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Fwd: Optional Extra Links for Specs

From: Eric Johnson <eric@tibco.com>
Date: Tue, 07 Dec 2010 10:24:27 -0800
Message-ID: <4CFE7BDB.4050804@tibco.com>
To: SOAP-JMS <public-soap-jms@w3.org>
Here's a note on what the DOM3 events spec is doing with links at the 
top of their document.

Anyone here have any opinions as to whether we should follow their example?

-Eric.

-------- Original Message --------
Subject: 	Optional Extra Links for Specs
Resent-Date: 	Tue, 07 Dec 2010 17:12:56 +0000
Resent-From: 	chairs@w3.org
Date: 	Tue, 07 Dec 2010 12:12:47 -0500
From: 	Doug Schepers <schepers@w3.org>
To: 	chairs@w3.org <chairs@w3.org>



Hi, Chairs-

PubRules (W3C publication rules) requires certain links to be present at
the top of a Technical Report (TR) document.  These include:
* This Version
* Latest Version
* Previous Version (where applicable)

Because it can be weeks or even months between public updates to the TR
drafts, some groups have been adding an additional link to the Editor's
Draft (which, in contrast to early member-only policy, are now publicly
visible, since most groups now work in the public).  This allows people
to consult the latest draft, so they don't review or implement
out-of-date materials.

Also, in response to complaints that it is hard to find the link to the
mailing list for sending comments on the spec, I have added an
additional link, Public Comments, to indicate the mailing list.  This is
normally buried in the "Status of This Document" boilerplate, which
apparently some people merely skim or skip, and adding a link on top
provides a clear and consistent place for readers to find that information.

There is real value in consistency between specifications, in both what
is said, and where the information is located.  Consistent specs are
easier to review properly, less at risk for misunderstanding subtle
differences between groups, and allows readers to apply patterns they
have learned from one W3C spec to others (following the "don't make me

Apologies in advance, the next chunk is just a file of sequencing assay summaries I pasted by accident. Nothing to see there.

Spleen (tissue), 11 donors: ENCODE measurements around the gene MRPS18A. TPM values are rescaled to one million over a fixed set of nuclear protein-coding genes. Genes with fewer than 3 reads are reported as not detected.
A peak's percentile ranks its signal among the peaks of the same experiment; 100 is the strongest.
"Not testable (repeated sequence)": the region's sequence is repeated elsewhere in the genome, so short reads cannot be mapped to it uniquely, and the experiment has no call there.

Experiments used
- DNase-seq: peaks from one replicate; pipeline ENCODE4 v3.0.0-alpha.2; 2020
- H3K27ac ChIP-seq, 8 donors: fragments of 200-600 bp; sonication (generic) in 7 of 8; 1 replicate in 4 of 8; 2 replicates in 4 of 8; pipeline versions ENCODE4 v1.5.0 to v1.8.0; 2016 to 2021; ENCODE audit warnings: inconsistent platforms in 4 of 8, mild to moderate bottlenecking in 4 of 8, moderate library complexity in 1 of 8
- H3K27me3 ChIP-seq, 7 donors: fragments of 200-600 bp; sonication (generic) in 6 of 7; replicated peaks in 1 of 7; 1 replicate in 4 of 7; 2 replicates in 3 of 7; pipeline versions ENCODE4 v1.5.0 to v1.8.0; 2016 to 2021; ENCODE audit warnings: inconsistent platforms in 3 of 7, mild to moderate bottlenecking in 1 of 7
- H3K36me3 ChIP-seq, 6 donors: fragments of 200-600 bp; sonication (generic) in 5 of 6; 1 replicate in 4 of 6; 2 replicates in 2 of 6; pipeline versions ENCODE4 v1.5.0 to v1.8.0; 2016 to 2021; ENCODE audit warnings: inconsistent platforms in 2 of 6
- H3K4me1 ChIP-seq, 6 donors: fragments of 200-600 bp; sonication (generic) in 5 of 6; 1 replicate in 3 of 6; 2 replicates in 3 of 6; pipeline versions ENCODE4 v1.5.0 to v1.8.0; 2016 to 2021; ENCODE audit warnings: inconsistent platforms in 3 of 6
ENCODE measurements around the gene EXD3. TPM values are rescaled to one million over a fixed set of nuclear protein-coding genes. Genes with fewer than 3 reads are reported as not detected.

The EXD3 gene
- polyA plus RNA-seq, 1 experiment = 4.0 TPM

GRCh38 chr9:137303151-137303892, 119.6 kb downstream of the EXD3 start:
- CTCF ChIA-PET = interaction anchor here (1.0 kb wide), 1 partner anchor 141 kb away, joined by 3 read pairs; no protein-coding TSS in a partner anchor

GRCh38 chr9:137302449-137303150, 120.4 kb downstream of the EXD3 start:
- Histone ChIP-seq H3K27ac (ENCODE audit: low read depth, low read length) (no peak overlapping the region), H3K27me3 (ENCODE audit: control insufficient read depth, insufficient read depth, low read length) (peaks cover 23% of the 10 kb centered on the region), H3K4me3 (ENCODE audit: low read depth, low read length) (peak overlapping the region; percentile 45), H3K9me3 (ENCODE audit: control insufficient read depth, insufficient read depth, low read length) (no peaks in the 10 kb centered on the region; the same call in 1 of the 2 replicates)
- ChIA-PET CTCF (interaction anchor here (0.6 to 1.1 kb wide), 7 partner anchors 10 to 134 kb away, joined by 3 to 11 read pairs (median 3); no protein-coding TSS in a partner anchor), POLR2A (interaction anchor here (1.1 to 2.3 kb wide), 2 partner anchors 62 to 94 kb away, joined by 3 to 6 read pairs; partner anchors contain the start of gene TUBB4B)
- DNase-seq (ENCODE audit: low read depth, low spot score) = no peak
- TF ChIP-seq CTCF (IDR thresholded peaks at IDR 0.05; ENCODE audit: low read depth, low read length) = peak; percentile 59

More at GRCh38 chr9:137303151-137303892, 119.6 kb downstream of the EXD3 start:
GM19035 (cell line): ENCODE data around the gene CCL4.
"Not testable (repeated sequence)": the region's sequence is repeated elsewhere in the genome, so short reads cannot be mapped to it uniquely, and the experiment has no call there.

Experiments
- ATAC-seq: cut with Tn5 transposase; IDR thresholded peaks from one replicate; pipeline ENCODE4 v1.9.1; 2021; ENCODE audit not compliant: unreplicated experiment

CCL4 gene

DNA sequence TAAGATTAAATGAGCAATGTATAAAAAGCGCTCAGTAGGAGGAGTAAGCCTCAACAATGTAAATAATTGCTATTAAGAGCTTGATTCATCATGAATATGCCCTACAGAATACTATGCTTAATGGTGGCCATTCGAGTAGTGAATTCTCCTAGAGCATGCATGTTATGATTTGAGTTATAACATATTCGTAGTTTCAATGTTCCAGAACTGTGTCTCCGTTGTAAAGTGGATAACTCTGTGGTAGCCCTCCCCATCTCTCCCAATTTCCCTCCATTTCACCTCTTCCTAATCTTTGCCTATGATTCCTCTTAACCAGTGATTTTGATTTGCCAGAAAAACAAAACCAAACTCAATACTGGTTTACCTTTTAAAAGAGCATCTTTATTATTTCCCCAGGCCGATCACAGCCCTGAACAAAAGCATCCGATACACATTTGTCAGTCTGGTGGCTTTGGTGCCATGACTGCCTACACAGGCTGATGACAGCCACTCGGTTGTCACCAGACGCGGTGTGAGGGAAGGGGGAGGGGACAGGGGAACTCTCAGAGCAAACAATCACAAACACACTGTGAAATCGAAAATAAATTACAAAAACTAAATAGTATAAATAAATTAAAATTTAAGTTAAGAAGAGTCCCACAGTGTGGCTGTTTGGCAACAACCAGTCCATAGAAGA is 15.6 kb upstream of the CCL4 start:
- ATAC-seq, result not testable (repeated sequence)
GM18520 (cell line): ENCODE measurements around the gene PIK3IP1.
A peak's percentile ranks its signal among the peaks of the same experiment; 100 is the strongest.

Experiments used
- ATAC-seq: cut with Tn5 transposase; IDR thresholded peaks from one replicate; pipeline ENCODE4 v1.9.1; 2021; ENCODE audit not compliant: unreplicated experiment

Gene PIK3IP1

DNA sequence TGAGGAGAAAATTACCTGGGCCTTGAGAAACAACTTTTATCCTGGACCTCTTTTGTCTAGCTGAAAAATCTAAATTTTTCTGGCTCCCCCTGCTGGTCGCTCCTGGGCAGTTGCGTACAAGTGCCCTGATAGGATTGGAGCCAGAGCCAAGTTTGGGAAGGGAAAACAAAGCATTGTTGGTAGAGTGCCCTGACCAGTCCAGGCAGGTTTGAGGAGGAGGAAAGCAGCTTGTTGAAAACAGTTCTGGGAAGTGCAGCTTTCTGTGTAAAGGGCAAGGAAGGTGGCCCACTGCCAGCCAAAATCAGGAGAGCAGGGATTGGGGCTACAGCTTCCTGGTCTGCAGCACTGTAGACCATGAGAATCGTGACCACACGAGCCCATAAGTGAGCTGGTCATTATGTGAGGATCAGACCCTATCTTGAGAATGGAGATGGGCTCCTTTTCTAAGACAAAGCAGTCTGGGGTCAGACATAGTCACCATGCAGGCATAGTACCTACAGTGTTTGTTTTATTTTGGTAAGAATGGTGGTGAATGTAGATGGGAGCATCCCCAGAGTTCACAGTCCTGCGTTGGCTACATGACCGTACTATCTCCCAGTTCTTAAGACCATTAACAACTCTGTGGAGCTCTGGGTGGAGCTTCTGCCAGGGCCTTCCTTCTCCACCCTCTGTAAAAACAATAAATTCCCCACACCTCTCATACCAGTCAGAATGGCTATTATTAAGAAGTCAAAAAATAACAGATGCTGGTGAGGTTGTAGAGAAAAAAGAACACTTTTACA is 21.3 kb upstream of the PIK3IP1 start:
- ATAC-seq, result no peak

think" principle).  Nevertheless, these additional links are intended to
be optional, for use by groups that see value in them; if they are used,
however, it would be best for them to be used consistent with other specs.

You can see an example of the "extended dance remix" of the front matter
in the DOM3 Events spec [1], which has the following links:
* This version
* Latest stable version
* Previous version
* Editor's Draft
* Public Comments

We would like to have feedback on this practice, and if it is generally
agreed to be a useful addition, would like to see it adopted by other
groups.  What do you all think?


In addition to this, there is also an ongoing thread in the HTML WG on a
pop-up warning that informs readers of the latest editor's draft, so
they don't invest time in reviewing a draft which may have fixed some of
the issues they would encounter in the TR version [2]. This is a
separate issue, but related.  Again, if this is going to be used, it
would be good for it to be consistent between groups.  Thoughts on this
are welcome, too.


As yet, neither the additional links nor pop-up warning are explicitly
addressed by pubrules, but some policy
may be enacted at some point, so it would be good to see if we have
consensus here.


[1] http://dev.w3.org/2006/webapi/DOM-Level-3-Events/html/DOM3-Events.html
[2] http://www.w3.org/Bugs/Public/show_bug.cgi?id=11324

Regards-
-Doug Schepers
W3C Team Contact, SVG, WebApps, and Web Events WGs
Received on Tuesday, 7 December 2010 18:25:14 GMT

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